Paramount's Plan: D2C Profitability - Cable 'Restructure'?

It may be no surprise that the new Paramount  -- under the operational control of Skydance Media --  will have a focus on content creation.

Skydance is a longtime movie/TV production company known for big theatrical movies and TV shows including “Top Gun: Maverick,” the "Mission Impossible” franchise, “Reacher” and “Grace and Frankie.”

Given the shifting business trends, as legacy TV-movie companies take content off of their own streamers and selling it elsewhere, Skydance's plan is mostly incline with those moves.

But what about the streamers themselves?

In analyzing the Skydance/Paramount presentation, media analyst for Guggenheim Securities Michael Morris says “specific details on key issues including future structure of the streaming service, management of the portfolio of linear network assets, and expanded use of technology to drive growth,  remain in development.”



One key point from the presentation may be that the company would look to “restructure and elevate linear brands: MTV, Comedy Central, and Nickelodeon.” 

For CBS, the new company will continue to be the big broadcast, linear TV network to “propel New Paramount content.” That means using CBS as a promotional tool and launch pad for new TV content -- on streaming platforms and elsewhere.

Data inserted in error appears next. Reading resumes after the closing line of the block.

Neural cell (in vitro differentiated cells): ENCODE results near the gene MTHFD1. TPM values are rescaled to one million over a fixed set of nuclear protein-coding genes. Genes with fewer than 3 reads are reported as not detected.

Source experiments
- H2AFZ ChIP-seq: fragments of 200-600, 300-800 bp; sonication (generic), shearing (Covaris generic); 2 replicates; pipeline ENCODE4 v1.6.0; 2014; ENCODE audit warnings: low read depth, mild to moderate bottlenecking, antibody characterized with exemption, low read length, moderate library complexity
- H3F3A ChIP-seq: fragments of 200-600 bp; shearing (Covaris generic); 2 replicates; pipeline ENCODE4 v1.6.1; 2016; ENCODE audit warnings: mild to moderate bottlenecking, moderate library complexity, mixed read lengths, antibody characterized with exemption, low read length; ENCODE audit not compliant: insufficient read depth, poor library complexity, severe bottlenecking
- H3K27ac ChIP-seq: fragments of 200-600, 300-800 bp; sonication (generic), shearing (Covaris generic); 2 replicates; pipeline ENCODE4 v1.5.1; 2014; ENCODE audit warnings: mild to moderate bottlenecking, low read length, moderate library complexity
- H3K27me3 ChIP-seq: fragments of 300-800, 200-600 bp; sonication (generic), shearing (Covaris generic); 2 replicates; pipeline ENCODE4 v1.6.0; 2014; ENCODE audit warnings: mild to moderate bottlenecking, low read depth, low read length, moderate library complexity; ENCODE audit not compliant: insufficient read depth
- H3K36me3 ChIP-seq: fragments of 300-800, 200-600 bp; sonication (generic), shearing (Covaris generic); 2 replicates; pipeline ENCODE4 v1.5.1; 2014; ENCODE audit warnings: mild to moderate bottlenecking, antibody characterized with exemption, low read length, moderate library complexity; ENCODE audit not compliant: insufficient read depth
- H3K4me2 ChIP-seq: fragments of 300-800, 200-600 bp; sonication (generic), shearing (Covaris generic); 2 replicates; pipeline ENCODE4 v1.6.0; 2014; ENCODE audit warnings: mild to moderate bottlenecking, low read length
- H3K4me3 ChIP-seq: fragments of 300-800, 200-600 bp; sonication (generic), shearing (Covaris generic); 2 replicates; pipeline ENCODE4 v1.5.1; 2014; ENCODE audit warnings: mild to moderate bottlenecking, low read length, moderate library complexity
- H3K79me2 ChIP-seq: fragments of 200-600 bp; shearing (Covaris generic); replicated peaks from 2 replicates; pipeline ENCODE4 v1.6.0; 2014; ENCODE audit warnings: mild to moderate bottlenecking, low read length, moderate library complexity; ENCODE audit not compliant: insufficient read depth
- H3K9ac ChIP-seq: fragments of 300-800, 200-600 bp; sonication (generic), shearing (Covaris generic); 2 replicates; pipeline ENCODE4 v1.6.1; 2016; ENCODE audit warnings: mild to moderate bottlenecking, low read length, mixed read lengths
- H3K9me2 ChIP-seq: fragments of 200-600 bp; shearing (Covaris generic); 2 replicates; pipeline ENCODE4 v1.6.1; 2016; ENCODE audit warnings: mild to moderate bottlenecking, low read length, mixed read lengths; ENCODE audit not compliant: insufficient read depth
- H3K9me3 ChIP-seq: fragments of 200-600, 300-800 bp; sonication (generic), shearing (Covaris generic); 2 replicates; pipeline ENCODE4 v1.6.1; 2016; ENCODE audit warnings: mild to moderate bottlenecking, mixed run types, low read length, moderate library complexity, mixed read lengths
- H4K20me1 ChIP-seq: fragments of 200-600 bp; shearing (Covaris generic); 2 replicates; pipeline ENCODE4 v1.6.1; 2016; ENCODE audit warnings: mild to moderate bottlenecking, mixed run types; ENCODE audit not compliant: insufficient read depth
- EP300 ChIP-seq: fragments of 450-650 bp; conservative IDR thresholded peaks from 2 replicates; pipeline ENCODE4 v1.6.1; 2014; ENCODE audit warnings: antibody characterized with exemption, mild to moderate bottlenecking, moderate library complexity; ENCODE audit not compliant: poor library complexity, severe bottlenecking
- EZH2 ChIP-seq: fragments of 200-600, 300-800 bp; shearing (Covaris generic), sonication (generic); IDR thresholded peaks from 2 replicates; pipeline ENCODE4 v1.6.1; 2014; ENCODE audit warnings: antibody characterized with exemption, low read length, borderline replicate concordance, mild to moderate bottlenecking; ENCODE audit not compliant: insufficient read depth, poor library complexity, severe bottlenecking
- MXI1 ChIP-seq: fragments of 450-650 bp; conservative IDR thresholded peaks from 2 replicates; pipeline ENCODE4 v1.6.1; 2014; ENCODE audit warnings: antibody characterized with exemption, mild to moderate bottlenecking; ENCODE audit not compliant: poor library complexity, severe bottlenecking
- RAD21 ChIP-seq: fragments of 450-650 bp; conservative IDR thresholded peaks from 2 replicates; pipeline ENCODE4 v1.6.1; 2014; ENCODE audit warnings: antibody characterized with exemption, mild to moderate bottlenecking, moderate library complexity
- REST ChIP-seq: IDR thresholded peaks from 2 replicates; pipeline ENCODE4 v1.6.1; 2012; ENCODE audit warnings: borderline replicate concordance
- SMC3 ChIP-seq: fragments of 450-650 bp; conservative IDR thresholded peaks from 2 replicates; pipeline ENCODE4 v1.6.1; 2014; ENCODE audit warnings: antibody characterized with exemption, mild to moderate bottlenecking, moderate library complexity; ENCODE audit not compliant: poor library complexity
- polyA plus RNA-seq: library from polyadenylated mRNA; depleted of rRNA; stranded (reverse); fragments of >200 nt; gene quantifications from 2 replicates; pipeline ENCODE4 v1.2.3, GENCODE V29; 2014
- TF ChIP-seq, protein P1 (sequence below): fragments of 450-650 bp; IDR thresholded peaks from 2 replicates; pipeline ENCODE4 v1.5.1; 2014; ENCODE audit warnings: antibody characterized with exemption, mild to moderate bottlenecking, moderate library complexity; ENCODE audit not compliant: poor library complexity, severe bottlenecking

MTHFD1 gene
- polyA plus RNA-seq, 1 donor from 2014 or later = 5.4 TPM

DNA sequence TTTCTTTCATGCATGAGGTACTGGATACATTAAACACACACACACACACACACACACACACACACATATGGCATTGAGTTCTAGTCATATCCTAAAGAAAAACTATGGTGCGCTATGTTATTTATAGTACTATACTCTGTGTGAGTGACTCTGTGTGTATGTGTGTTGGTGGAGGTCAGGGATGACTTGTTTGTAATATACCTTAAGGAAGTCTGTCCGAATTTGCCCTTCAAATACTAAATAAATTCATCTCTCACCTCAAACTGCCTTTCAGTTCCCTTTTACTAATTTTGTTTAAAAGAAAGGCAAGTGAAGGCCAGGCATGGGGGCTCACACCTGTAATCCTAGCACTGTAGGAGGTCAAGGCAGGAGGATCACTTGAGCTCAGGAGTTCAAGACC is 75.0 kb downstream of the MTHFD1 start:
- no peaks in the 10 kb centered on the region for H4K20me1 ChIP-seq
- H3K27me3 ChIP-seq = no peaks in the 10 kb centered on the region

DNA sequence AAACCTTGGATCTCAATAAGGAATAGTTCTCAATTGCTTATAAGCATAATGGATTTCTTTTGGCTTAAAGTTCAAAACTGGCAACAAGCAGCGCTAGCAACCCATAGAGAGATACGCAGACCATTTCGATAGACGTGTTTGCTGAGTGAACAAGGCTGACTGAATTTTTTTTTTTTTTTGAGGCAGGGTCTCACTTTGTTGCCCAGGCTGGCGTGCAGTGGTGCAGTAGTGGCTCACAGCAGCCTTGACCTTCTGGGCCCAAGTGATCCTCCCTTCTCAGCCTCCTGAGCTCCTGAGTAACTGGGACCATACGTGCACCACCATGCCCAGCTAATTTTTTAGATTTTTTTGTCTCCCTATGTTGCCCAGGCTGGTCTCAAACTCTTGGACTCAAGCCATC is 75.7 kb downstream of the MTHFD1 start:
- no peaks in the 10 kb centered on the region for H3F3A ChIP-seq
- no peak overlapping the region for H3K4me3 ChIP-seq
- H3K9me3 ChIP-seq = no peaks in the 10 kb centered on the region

Skydance has also talked up "franchise IP" (intellectual property) of scripted TV shows and animation, and offers to boost interactive efforts as well as those around sports content -- PGA Golf, NCAA March Madness, and the NFL.

When it comes to the direct-to-consumer (D2C) business, the focus will be “profitability and partnerships.” 

For many, this means continued efforts not just around bundling but of outright business "partnerships."

From this, we might conclude that would be potential streaming merger deals with a number of services -- perhaps Warner Bros. Discovery’s Max, which has been rumored to be a possible partner with Paramount+ in recent months.

The presentation did not leave TV advertisers out of the picture, but is a call to “optimize ad-tech to improve buy-side transparency and audience reach/measurement.”

From all of this Morris believes that at least when it comes to revenue, he sees “forecasts as reasonable and believe leadership has taken a conservative view towards adjusted OIBDA [Operating Income before depreciation and amortization] outlook for legacy Paramount.”

So does this mean things will remain the same? Hardly. We can expect quick adjustments will be made -- especially with linear cable TV networks, and streaming profitability. 

The hint comes with the word ‘restructure’. Over the last seven days, Paramount Global has been engaged in a possible sale of the BET Group valued at $1.6 billion to $1.7 billion, according to reports.

Are there more billion-dollar deals for cable TV networks to come?

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